In Their Own Words

MONROE FEIN (The Altalena)


(from Shmuel Katz’s memoirs)


*With the declaration of a truce, however, the danger was that our ship might be attacked in the open sea by the Egyptians or, what was more in an onrush of loyalty to U.N. decisions, plead justification.


How great was this risk, and how good were the ship’s chances of breaking through if attacked?


These questions we discussed long and earnestly with Monroe Fein.


Fein had handled precisely the same type of vessel against the Japanese.


He was confident of his ability to evade attack: and in the repelling attacks he would be well-equipped on board with weapons that could be used against aircraft.


We paced the deck that moonless Tuesday night for an hour or more turning over the whole project.


Hanging over the rail when Fein had left me to attend to some chores, I pondered over this young American and Americanized Jew, quiet-spoken and clear-headed, responding to a call he had only just begun to recognize.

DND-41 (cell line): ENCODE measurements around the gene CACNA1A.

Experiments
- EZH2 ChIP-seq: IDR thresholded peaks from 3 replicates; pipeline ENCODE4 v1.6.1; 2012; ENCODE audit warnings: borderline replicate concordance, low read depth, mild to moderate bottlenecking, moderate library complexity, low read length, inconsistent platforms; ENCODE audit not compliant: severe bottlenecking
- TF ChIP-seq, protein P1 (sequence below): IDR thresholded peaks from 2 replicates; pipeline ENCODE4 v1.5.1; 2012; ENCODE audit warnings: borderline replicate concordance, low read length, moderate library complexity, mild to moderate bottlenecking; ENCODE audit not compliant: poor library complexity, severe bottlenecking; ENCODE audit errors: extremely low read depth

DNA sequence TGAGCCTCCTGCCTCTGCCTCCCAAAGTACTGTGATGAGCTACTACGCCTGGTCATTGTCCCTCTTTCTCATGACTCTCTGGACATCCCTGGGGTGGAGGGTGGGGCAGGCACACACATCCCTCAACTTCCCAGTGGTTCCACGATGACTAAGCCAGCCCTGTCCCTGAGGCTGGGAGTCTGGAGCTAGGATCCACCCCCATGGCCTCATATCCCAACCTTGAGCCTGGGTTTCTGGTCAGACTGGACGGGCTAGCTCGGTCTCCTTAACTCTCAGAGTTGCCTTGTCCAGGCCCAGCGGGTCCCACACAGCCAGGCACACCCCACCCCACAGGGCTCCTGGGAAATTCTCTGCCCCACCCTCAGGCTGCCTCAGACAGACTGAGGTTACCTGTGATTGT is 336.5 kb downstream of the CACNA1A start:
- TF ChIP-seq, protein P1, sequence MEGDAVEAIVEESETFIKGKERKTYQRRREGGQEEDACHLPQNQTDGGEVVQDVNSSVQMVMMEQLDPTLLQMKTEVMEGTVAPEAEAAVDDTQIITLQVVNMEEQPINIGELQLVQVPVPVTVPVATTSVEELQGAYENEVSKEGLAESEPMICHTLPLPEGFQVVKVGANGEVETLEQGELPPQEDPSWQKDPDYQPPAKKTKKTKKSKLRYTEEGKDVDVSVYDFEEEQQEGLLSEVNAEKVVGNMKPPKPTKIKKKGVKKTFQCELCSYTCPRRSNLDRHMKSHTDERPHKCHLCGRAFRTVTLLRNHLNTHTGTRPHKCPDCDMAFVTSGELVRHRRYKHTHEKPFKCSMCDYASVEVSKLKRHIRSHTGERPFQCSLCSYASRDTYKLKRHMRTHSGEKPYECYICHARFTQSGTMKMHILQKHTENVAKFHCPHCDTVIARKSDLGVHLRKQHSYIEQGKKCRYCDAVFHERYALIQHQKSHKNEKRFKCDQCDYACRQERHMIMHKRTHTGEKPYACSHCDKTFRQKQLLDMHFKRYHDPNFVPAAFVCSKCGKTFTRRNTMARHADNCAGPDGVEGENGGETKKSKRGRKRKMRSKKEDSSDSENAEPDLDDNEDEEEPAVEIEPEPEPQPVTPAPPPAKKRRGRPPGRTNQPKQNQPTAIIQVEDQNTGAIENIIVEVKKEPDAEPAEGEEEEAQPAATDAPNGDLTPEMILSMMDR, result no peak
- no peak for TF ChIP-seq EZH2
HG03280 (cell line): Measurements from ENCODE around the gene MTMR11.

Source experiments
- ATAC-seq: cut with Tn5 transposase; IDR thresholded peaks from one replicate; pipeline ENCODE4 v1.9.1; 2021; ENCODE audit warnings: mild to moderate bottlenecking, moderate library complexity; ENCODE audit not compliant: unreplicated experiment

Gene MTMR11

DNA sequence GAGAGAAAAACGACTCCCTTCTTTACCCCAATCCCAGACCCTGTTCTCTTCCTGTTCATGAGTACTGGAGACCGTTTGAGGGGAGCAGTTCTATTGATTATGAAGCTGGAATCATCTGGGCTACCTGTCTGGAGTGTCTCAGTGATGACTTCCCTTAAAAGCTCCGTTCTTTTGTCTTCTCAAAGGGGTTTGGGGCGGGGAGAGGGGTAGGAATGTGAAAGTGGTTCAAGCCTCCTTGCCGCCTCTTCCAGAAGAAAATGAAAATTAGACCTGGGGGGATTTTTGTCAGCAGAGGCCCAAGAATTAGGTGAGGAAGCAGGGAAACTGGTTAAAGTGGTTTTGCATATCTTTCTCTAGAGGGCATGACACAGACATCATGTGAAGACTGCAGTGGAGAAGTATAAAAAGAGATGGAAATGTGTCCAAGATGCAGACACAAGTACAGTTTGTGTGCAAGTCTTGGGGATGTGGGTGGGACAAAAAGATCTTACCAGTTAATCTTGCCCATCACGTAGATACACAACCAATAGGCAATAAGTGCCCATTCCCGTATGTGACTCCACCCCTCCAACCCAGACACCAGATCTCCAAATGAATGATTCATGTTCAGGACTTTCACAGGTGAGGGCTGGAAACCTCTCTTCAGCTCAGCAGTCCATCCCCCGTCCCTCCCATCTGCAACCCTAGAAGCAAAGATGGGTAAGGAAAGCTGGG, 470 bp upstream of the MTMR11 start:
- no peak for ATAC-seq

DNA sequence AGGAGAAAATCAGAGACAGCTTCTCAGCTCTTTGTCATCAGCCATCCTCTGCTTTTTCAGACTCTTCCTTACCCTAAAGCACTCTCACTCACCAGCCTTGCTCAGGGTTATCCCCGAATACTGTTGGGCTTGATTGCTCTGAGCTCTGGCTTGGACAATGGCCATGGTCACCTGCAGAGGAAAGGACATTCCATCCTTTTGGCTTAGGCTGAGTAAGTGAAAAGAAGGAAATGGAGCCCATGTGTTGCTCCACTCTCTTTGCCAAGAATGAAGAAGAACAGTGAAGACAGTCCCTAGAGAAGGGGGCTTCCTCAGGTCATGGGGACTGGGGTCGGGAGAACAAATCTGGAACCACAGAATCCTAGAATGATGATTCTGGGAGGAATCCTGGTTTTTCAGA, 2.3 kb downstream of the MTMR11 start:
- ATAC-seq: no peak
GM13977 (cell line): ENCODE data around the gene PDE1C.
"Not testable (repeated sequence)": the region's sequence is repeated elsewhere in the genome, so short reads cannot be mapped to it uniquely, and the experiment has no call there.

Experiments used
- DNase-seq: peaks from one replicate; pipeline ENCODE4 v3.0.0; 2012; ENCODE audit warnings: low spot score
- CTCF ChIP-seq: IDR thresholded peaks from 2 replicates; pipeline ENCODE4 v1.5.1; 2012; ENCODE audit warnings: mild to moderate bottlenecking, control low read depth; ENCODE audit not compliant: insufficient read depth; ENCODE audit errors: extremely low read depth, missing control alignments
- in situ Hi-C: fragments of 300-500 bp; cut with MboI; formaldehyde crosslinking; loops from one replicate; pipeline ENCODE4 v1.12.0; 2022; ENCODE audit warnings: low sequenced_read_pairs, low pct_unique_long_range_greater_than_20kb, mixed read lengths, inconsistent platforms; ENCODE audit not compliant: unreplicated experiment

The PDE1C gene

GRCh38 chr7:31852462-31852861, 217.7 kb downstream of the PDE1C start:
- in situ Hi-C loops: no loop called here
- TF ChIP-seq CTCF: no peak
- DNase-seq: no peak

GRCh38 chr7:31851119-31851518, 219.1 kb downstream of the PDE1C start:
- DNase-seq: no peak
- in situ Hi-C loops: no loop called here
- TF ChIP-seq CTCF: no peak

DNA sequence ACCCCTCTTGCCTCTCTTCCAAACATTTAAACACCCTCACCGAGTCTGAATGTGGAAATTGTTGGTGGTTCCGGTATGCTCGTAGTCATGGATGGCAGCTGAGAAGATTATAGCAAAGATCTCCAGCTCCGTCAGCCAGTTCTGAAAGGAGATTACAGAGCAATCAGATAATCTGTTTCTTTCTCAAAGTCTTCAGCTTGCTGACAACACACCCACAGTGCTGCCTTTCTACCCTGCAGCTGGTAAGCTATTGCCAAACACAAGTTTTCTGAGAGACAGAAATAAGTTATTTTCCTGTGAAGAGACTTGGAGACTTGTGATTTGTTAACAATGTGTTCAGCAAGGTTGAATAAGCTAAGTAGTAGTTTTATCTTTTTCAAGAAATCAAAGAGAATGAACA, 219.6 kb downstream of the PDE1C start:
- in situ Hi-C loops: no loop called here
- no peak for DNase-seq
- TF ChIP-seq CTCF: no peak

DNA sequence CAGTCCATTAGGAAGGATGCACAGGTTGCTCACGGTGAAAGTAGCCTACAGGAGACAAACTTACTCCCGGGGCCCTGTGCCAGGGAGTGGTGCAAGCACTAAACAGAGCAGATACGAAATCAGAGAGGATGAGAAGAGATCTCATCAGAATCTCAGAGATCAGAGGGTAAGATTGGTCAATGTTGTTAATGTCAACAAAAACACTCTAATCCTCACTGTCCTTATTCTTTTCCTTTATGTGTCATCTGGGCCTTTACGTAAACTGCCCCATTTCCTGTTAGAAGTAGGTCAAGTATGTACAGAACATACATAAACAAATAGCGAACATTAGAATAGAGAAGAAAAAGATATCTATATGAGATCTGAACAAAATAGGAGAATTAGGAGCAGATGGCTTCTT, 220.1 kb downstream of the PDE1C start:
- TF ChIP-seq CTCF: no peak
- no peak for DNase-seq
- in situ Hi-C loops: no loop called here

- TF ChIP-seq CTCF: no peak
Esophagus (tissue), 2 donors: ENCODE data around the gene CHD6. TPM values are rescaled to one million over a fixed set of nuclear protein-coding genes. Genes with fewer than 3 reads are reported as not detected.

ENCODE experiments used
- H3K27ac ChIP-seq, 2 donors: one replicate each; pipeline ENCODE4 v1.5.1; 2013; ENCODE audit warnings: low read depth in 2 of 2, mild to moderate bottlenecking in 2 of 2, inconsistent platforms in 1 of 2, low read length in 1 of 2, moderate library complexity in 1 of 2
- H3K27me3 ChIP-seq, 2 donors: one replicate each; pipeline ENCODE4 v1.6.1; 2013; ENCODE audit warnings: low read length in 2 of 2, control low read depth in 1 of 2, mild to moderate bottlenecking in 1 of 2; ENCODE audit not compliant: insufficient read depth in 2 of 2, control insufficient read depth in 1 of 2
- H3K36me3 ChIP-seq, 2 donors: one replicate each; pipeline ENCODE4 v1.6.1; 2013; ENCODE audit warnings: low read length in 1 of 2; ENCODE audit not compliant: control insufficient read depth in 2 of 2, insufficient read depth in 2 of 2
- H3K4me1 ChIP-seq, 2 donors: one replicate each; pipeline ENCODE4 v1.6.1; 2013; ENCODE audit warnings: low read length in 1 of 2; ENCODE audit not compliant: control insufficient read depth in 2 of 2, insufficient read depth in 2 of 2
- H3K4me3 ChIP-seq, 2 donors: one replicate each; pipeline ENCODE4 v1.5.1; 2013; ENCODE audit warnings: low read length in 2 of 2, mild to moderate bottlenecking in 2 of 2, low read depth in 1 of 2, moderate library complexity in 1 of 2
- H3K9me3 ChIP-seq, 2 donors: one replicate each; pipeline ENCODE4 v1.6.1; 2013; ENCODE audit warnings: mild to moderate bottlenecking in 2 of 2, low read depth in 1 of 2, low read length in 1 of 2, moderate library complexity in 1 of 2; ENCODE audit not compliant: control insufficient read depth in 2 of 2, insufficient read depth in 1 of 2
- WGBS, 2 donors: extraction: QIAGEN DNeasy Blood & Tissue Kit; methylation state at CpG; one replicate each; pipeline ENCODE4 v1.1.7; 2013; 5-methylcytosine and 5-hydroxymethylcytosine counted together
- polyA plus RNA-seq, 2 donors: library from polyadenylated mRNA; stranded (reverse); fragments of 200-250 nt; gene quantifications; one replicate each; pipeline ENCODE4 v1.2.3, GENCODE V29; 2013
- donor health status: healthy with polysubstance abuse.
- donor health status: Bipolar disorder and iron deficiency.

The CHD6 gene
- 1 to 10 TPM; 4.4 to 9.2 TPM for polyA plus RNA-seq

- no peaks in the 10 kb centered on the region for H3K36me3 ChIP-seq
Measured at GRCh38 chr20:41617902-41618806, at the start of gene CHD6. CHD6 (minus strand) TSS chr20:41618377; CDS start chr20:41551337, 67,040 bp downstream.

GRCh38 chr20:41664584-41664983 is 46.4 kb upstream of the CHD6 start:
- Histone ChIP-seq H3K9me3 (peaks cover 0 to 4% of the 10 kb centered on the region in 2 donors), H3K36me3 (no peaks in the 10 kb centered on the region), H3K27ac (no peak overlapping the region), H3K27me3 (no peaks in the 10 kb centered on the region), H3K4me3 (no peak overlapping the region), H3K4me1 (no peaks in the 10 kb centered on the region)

Now, coolly and pragmatically, without heroics or sentimentality, he was about to drive into whatever danger offered or threatened.


In those spring days of1948 there were many of his kind who came from the counties of rooted comfort to give expression to the sudden sense of solidarity with their ancient people.


There were many; yet they were few.


Too many more, albeit moved by the spectacle of their embattled brothers and cheering them on, yet remained at a distance in New York and Los Angeles, and London and Buenos Aires and Johannesburg.

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